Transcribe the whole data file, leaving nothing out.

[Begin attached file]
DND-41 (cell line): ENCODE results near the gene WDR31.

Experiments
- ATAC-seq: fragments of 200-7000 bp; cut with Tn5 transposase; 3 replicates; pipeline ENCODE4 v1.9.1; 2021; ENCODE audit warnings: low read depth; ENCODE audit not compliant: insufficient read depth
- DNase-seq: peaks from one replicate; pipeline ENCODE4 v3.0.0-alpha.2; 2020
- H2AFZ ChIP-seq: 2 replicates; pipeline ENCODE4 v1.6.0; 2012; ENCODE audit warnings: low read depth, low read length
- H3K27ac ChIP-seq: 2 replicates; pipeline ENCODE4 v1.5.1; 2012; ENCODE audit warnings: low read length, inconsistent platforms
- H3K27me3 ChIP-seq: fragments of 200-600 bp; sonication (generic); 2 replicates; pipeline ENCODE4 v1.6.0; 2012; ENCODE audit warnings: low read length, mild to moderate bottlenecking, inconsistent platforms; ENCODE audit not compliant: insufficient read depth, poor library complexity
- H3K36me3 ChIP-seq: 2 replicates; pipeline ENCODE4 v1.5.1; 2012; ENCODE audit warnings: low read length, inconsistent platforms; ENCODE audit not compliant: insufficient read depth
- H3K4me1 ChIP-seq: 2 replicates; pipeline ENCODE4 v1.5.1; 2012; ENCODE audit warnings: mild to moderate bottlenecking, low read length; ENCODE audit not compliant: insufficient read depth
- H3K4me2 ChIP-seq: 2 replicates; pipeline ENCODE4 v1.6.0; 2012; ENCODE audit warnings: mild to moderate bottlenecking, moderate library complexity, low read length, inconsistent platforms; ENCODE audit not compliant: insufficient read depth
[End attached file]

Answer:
DND-41 (cell line): ENCODE results near the gene WDR31.

Experiments
- ATAC-seq: fragments of 200-7000 bp; cut with Tn5 transposase; 3 replicates; pipeline ENCODE4 v1.9.1; 2021; ENCODE audit warnings: low read depth; ENCODE audit not compliant: insufficient read depth
- DNase-seq: peaks from one replicate; pipeline ENCODE4 v3.0.0-alpha.2; 2020
- H2AFZ ChIP-seq: 2 replicates; pipeline ENCODE4 v1.6.0; 2012; ENCODE audit warnings: low read depth, low read length
- H3K27ac ChIP-seq: 2 replicates; pipeline ENCODE4 v1.5.1; 2012; ENCODE audit warnings: low read length, inconsistent platforms
- H3K27me3 ChIP-seq: fragments of 200-600 bp; sonication (generic); 2 replicates; pipeline ENCODE4 v1.6.0; 2012; ENCODE audit warnings: low read length, mild to moderate bottlenecking, inconsistent platforms; ENCODE audit not compliant: insufficient read depth, poor library complexity
- H3K36me3 ChIP-seq: 2 replicates; pipeline ENCODE4 v1.5.1; 2012; ENCODE audit warnings: low read length, inconsistent platforms; ENCODE audit not compliant: insufficient read depth
- H3K4me1 ChIP-seq: 2 replicates; pipeline ENCODE4 v1.5.1; 2012; ENCODE audit warnings: mild to moderate bottlenecking, low read length; ENCODE audit not compliant: insufficient read depth
- H3K4me2 ChIP-seq: 2 replicates; pipeline ENCODE4 v1.6.0; 2012; ENCODE audit warnings: mild to moderate bottlenecking, moderate library complexity, low read length, inconsistent platforms; ENCODE audit not compliant: insufficient read depth